Long ago, St. Hildegard of Bingen (1098-1179), named a Doctor of the Church in 2012, communicated creation spirituality through music, art, poetry, medicine, gardening, and reflections on nature. She wrote in her famous book, Scivias:

You understand so little of what is around you because you do not use what is within you. [1]

This is key to understanding Hildegard and is very similar to Teresa of Ávila’s understanding of the soul. Without using the word, Hildegard recognized that the human person is a microcosm with a natural affinity for or resonance with its macrocosm, which many call God. Our little world reflects the big world. The key word here is resonance. Contemplative prayer allows your mind to resonate with what is visible and right in front of you. Contemplation erases the separateness between the seer and the seen.

Hildegard often used the word viriditas, the greening of things from within, similar to what we now call photosynthesis. She recognized a readiness in plants to receive the sun and to transform it into energy and life. She also saw an inherent connection between the physical world and the divine Presence. This connection translates into energy that is the soul and seed of everything, an inner voice calling you to “Become who you are; become all that you are.” This is our “life wish” or what Carl Jung called the “whole-making spirit.”

Hildegard is a wonderful example of someone who lives safely inside an entire cosmology, a universe where the inner shows itself in the outer, and the outer reflects the inner, where the individual reflects the cosmos, and the cosmos reflects the individual. Hildegard said, “O Holy Spirit, you are the mighty way in which every thing that is in the heavens, on the earth, and under the earth, is penetrated with connectedness, penetrated with relatedness.” [2] It is truly a Trinitarian universe, with all things whirling toward one another: from orbits, to gravity, to ecosystems, to sexuality.

In another place, Hildegard has God saying:

I have created mirrors in which I consider all the wonders of my originality which will never cease. [3]

Indeed, for Hildegard nature was a mirror for the soul and for God. This mirroring changes how we see and experience reality. Later, Bonaventure (1217-1274) wrote: “In the soul’s journey to God we must present to ourselves the whole material world as the first mirror through which we may pass over to the Supreme [Artisan].” [4] The Dominican Meister Eckhart (1260-1327) said the same: “If humankind could have known God without the world, God would never have created the world.” [5]

Nature is not a mere scenic backdrop so humans can take over the stage. Creation is in fact a full participant in human transformation, since the outer world is absolutely needed to mirror the true inner world. There are not just two sacraments, or even seven; the whole world is a sacrament!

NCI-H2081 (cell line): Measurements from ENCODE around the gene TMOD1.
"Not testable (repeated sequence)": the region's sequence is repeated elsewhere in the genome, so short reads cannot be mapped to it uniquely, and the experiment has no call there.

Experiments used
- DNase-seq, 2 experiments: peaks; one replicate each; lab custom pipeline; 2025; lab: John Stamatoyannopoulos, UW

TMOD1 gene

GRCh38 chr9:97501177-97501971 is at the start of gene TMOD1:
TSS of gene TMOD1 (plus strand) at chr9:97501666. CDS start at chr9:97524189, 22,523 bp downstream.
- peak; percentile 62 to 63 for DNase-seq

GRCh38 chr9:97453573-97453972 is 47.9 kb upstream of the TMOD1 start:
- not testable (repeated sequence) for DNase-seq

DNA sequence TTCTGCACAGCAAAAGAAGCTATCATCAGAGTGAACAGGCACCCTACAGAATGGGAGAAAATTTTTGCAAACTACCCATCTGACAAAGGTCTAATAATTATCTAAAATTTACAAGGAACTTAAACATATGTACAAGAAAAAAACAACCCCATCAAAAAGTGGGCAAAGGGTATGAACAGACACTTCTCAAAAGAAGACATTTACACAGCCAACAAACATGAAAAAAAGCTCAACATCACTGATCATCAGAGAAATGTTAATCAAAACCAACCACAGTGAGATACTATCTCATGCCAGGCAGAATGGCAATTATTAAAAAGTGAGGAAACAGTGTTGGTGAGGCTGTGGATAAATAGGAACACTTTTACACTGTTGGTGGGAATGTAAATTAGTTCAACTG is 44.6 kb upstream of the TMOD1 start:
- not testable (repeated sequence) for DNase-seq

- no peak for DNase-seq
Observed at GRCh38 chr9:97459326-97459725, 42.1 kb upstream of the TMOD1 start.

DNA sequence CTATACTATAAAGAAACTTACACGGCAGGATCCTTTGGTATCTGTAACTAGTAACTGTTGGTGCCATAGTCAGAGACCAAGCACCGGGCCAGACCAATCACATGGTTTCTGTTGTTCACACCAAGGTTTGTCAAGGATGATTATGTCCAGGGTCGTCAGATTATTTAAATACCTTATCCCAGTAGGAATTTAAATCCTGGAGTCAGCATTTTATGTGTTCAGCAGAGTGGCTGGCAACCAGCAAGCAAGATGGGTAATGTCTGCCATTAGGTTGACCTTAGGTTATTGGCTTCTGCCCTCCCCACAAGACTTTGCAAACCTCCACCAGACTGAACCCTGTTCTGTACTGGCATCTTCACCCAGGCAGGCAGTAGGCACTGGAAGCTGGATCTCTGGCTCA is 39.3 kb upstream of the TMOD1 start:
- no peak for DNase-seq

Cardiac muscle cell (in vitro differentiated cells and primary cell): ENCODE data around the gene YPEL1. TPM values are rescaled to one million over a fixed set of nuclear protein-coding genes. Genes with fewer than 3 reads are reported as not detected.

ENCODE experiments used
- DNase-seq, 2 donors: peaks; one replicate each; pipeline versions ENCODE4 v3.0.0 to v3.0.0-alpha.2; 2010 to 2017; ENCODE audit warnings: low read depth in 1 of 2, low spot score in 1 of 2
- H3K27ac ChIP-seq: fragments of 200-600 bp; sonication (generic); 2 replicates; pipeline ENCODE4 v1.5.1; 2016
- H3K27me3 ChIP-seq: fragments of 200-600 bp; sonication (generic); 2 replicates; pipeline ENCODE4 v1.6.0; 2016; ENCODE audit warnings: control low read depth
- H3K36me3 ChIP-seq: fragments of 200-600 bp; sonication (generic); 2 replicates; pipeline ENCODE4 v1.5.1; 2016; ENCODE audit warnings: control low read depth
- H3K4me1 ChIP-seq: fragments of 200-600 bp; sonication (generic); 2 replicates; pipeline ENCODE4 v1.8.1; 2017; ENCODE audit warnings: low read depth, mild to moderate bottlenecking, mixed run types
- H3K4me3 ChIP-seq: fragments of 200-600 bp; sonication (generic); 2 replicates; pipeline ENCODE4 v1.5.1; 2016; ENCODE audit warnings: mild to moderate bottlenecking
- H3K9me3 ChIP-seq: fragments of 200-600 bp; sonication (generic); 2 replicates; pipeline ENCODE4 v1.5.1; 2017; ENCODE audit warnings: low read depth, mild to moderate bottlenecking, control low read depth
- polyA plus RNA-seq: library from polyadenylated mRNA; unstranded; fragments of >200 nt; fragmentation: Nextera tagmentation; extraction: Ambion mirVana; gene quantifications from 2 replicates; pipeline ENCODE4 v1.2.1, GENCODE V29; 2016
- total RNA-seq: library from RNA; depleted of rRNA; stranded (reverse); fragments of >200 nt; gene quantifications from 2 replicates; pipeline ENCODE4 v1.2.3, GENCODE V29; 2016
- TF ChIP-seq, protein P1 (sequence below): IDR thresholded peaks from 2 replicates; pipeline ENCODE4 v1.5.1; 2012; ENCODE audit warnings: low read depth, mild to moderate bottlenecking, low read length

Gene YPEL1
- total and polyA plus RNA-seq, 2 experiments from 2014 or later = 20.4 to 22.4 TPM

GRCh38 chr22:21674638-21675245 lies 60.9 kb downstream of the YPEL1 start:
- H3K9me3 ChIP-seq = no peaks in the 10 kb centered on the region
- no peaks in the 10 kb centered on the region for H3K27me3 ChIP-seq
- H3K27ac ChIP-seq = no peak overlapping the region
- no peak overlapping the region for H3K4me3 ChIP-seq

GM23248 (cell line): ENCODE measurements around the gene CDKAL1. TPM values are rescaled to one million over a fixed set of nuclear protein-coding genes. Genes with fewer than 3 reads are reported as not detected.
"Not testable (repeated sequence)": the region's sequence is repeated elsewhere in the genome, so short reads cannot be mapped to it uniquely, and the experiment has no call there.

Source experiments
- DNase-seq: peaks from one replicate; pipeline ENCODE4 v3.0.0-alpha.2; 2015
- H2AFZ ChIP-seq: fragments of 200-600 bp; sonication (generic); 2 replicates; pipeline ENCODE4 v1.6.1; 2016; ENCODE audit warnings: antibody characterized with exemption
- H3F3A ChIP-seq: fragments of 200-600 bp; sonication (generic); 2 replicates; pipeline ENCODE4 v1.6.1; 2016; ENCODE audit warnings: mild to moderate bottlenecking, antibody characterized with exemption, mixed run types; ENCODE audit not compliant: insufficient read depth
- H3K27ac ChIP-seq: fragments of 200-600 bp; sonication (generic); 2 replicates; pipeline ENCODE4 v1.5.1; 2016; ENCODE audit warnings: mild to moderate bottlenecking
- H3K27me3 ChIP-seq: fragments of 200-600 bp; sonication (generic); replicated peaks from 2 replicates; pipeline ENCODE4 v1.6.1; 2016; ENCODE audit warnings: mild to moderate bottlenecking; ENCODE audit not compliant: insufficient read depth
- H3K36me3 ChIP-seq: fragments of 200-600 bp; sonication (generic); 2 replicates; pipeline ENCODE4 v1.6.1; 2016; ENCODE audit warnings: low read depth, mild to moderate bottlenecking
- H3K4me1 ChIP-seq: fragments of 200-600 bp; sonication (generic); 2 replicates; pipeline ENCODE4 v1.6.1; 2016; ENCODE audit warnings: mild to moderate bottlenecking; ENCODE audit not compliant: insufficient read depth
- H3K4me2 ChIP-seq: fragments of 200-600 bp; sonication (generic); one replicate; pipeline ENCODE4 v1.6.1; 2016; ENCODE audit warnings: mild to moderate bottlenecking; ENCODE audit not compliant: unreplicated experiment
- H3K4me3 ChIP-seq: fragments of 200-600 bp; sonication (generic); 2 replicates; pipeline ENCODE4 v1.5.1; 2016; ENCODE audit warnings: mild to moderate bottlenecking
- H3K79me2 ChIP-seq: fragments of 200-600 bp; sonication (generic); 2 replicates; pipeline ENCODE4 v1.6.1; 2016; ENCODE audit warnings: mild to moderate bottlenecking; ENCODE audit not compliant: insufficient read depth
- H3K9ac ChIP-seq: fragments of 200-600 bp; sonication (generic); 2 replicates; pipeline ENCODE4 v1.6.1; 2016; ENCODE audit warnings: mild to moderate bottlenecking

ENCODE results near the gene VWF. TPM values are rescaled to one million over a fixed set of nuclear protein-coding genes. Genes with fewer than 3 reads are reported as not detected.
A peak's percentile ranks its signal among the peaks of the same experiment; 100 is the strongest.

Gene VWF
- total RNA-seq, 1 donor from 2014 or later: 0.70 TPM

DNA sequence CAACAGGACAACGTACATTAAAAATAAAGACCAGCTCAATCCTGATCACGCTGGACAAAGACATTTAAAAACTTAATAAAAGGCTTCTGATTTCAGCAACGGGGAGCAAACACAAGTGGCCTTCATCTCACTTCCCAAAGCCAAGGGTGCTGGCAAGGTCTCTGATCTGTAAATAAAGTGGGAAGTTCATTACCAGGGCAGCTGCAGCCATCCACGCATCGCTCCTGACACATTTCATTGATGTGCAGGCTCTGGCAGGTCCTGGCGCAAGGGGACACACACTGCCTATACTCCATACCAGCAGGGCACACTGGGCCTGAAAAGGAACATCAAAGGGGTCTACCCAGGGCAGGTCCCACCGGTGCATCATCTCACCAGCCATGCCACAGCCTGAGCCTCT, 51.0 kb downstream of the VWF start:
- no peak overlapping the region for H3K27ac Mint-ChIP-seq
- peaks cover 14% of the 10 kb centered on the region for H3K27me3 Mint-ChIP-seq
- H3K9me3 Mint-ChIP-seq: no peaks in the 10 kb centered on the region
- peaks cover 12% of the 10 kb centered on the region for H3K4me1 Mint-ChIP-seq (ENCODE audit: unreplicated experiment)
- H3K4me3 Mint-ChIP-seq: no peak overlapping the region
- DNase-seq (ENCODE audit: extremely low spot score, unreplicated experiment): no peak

Gateway to Presence:
If you want to go deeper with today’s meditation, take note of what word or phrase stands out to you. Come back to that word or phrase throughout the day, being present to its impact and invitation.

[1] Hildegard of Bingen, Scivias, 1.2.29. Translation supplied by Avis Clendenen, “Hildegard: ‘Trumpet of God’ and ‘Living Light’” in Chicago Theological Seminary Register 89 (2), Spring 1999, 25.

[2] Hildegard of Bingen, Meditations with Hildegard of Bingen, by Gabriele Uhlein (Santa Fe, NM: Bear & Co., 1982), 41.

[3] Hildegard of Bingen’s Book of Divine Works, with Letters and Songs, ed. Matthew Fox (Santa Fe, NM: Bear & Co., 1987), 128.

[4] Bonaventure, Bonaventure: The Soul’s Journey to God, I, 9, trans. Ewert Cousins (New York: Paulist Press, 1978), 63. Emphasis added.

[5] Meister Eckhart, The Complete Mystical Works of Meister Eckhart, ed. Maurice O’Connell Walshe, rev. Bernard McGinn (New York: The Crossroad Publishing Company, 2009), 275. 

Adapted from Richard Rohr with John Feister, Hope Against Darkness: The Transforming Vision of Saint Francis in an Age of Anxiety (Franciscan Media: 2001), 135; and unpublished “Rhine” talks (2015).

Emerging Church

By Richard Rohr

Returning to Essentials

Thursday, November 30, 2017

Hospitality is the practice that keeps the church from becoming a club, a members-only society. —Diana Butler Bass [1]

Practical, practice-based Christianity has been avoided, denied, minimized, ignored, delayed, and sidelined for too many centuries, by too many Christians who were never told Christianity was anything more than a belonging or belief system. Now we know that there is no Methodist or Catholic way of loving. There is no Orthodox or Presbyterian way of living a simple and nonviolent life. There is no Lutheran or Evangelical way of showing mercy. There is no Baptist or Episcopalian way of visiting the imprisoned. If there is, we are invariably emphasizing the accidentals, which distract us from the very “marrow of the Gospel,” as St. Francis called it. We have made this mistake for too long. We cannot keep avoiding what Jesus actually emphasized and mandated. In this most urgent time, “it is the very love of Christ that now urges us” (2 Corinthians 5:14).